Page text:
“You have to hope that the young player takes the next step,” Bergevin said, and this could only help to make Kotkaniemi feel like Bergevin believes he can do it.
Perhaps a player like Hoffman can also help the Finn reach more of his offensive upside. The Kitchener, Ont., native, who scored 17 goals with the St. Louis Blues this past season after piling up at least 22 and as many as 36 in each of the six seasons that preceded it, signed late in the day for three years at $4.5 million per, and he could prove to be an excellent fit on the playmaker’s left side.
Hoffman should be able to provide a boost to Kotkaniemi’s numbers, but also to those of the Canadiens’ power play, which has long been missing a player of his ilk — a pure sniper who can one-time the puck with authority from the right side of the ice.
The Canadiens will have to hope Hoffman does all of that and that he mitigates his propensity to (at times) be a bit of a defensive liability at five-on-five, or his deal will be viewed as an overpayment.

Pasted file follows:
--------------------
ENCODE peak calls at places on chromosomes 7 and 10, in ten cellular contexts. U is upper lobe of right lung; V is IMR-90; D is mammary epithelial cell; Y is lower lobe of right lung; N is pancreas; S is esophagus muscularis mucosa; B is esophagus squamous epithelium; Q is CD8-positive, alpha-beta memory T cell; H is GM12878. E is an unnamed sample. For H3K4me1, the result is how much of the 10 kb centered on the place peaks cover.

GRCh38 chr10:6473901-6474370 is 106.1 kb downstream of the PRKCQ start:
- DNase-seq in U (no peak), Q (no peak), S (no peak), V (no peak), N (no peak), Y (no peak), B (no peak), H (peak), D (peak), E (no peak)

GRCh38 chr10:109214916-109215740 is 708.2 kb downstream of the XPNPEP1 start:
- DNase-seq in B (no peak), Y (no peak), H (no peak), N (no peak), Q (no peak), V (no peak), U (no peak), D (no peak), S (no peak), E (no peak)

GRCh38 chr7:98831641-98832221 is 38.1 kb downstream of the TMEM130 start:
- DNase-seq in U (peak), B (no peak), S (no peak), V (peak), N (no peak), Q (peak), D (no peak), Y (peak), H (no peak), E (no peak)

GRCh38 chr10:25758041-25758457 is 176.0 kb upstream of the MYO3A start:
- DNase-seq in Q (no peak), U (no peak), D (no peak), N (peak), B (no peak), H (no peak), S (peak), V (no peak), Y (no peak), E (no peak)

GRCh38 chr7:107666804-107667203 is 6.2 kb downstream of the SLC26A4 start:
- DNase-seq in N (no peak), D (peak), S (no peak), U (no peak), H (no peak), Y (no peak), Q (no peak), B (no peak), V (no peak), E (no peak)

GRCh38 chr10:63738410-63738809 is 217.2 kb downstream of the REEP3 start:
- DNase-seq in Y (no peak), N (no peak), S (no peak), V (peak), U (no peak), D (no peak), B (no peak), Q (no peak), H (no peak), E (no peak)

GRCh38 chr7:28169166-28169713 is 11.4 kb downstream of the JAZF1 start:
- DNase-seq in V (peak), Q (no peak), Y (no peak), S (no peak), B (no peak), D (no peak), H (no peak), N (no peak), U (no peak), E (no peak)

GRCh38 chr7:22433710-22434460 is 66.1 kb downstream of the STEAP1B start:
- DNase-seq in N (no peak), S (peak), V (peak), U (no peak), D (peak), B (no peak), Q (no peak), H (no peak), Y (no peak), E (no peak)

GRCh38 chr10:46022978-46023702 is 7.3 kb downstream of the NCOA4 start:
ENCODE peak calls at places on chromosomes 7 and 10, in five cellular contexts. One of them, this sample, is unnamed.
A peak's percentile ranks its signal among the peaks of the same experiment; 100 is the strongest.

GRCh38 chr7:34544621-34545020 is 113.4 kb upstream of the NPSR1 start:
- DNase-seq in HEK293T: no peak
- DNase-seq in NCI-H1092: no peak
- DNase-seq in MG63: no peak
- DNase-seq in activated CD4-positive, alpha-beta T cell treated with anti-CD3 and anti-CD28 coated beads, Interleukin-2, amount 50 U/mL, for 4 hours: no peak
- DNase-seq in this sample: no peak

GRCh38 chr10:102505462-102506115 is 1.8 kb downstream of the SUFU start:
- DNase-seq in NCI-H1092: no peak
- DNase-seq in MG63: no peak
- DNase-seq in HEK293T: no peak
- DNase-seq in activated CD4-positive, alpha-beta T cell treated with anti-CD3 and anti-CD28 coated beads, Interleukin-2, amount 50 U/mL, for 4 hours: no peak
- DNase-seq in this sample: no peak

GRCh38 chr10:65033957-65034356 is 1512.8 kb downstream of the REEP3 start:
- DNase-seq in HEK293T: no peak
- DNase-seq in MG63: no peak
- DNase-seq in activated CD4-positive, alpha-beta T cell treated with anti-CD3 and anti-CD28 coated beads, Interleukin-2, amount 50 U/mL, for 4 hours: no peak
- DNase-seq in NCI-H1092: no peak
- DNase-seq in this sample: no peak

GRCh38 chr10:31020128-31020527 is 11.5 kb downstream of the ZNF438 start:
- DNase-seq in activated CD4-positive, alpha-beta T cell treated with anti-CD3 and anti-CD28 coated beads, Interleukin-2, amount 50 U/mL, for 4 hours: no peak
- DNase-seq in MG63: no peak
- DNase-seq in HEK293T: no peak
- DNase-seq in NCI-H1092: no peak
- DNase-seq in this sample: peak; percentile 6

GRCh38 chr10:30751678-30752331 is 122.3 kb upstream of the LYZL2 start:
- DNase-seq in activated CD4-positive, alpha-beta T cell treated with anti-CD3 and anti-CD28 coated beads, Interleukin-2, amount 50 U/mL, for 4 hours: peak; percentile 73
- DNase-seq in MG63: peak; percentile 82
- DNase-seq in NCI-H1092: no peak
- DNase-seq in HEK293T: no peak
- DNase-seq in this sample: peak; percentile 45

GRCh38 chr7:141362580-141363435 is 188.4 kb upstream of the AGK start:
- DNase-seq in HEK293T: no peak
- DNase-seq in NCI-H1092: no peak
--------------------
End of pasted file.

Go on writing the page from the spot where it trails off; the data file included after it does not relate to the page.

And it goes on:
The value Savard brings faces the same scrutiny, but for opposite reasons. He’s a defensive defenceman who thrives in the corners and in front of his own goaltender, but don’t expect much offence out of him for the $3.5 million a year the 30-year-old will be making to be in Montreal through 2025.
It’s still a deal that looks good at this moment — especially considering some head-scratchers that were signed by other defencemen in the market — with the six-foot-two, 233-pound defenceman coming off a Cup win with the Lightning and filling a part of the huge shadow Weber’s absence casts over the Canadiens.
“It was important for us to fill the hole Shea leaves as adequately as possible, even though we know that Shea’s a huge piece you can’t replace,” Bergevin said in French. “But David’s a similar player as a penalty killer. He’s big, intense, and he brings toughness in front of the net.
“And we wanted to keep the same dynamic that gave us success in the playoffs with our top-four, and David enables us to do that.”
Savard, born in Saint-Hyacinthe, Que., believes it, too.
He said fit was his most important consideration in choosing the Canadiens, and that the opportunity to return to his home province to raise his young family with grandparents close by was a dream come true.